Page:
Grizzly Photographed In North Cascades National Park

North Cascades grizzly, copyright Joe Sebille

A chance encounter, and some quick shots with a point-and-shoot camera, have brought confirmation that there are still a few grizzlies roaming the North Cascades in Washington State. Joe Sebille photograph.

Through the winter and into the spring, remarkable evidence that there is a wilder side to North Cascades National Park than many thought possible in these days of shrinking and squeezed ecosystems was stored on Joe Sebille's cellphone.

Only after he stopped to chat with a park ranger in May did he think about getting a ranger's thoughts of what he had photographed. And when he opened up his iPhone, the 26-year-old Mr. Sebille triggered a wave of excitement that swept all the way to Montana, where a team of grizzly bear experts agreed that the hump-backed bruin in the picture was indeed a grizzly, the first to be captured on film on the U.S. side of the North Cascades in perhaps 50 years.

For more than two decades biologists have been working to recover the North Cascades' grizzlies, a threatened species. And while more than a few reports of grizzly sightings in the ecosystem that stretches north to Canada are received by state and federal officials each year, most turn out to be black bears.

And then came along Joe Sebille, out enjoying a late-season hike in one of his favorite areas of the national park.

The confirming photos were taken in late October when Mr. Sebille was hiking a popular trail on the west slope of the Cascades with hopes of spotting some black bears. Perhaps his luck in capturing a grizzly was tied to the fact that he had come on a weekday, when there were fewer hikers in the area. Approaching a steep grassy meadow, with higher snow-covered peaks visible in the distance, he found himself about 75 yards from a bear.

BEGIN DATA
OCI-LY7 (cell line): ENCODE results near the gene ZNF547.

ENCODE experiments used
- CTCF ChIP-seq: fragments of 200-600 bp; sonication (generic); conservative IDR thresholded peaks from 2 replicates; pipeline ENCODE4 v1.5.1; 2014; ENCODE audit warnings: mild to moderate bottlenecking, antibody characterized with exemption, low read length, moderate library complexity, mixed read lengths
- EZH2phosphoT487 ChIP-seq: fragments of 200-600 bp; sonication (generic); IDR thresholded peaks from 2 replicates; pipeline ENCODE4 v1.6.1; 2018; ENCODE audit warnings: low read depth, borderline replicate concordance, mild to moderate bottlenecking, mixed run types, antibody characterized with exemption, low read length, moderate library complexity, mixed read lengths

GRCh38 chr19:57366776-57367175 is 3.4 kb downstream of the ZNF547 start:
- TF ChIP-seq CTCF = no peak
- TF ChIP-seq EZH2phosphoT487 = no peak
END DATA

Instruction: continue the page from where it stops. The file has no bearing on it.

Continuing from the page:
“I wasn't trying to label it when I first saw it," Mr. Sebille, of Mount Vernon, Washington, said Saturday. While he thought it might have been a black bear, he also was willing to leave it "kind of open-ended."

“Right off the bat, I’ll be honest, I wasn’t thinking grizzly," he added.

A handful of photographs, taken by the small-equipment mechanic on an "early 2000 Olympus, a little point-and-shoot," and later transferred to his cellphone clearly show a bruin silhouetted while feasting on a hillside in the park's Upper Cascade River watershed.

Those photos have become the first confirmation of grizzlies in the park since 1996, when a biologist spotted two in the Glacier Peak Wilderness Area. Before that, the last confirmed photograph of a grizzly was of a dead bear, taken in 1968, according to U.S. Fish and Wildlife Service officials.

"Sebille knew the bear didn’t look like the black bears he had seen but didn’t realize he had seen a grizzly bear or that the sighting was unusual until he began discussing the encounter with friends and sharing his photographs," said a release issued Friday by the North Cascades Grizzly Bear Subcommitte.

When the photographs came to light in May, Park Service bear biologist Anne Braaten contacted Mr. Sebille for more information. Ms. Braaten, who is part of the North Cascades Grizzly Bear Subcommittee of the Interagency Grizzly Bear Committee, then shared the account and photographs with her peers in the group, who also believed the bear to be a grizzly.

That group passed the information on to Dr. Chris Servheen, the Montana-based U.S. Fish and Wildlife Service Grizzly Bear Recovery Coordinator, who circulated the photos to a group of grizzly bear experts to review. That group unanimously confirmed the animal in the photos as a grizzly.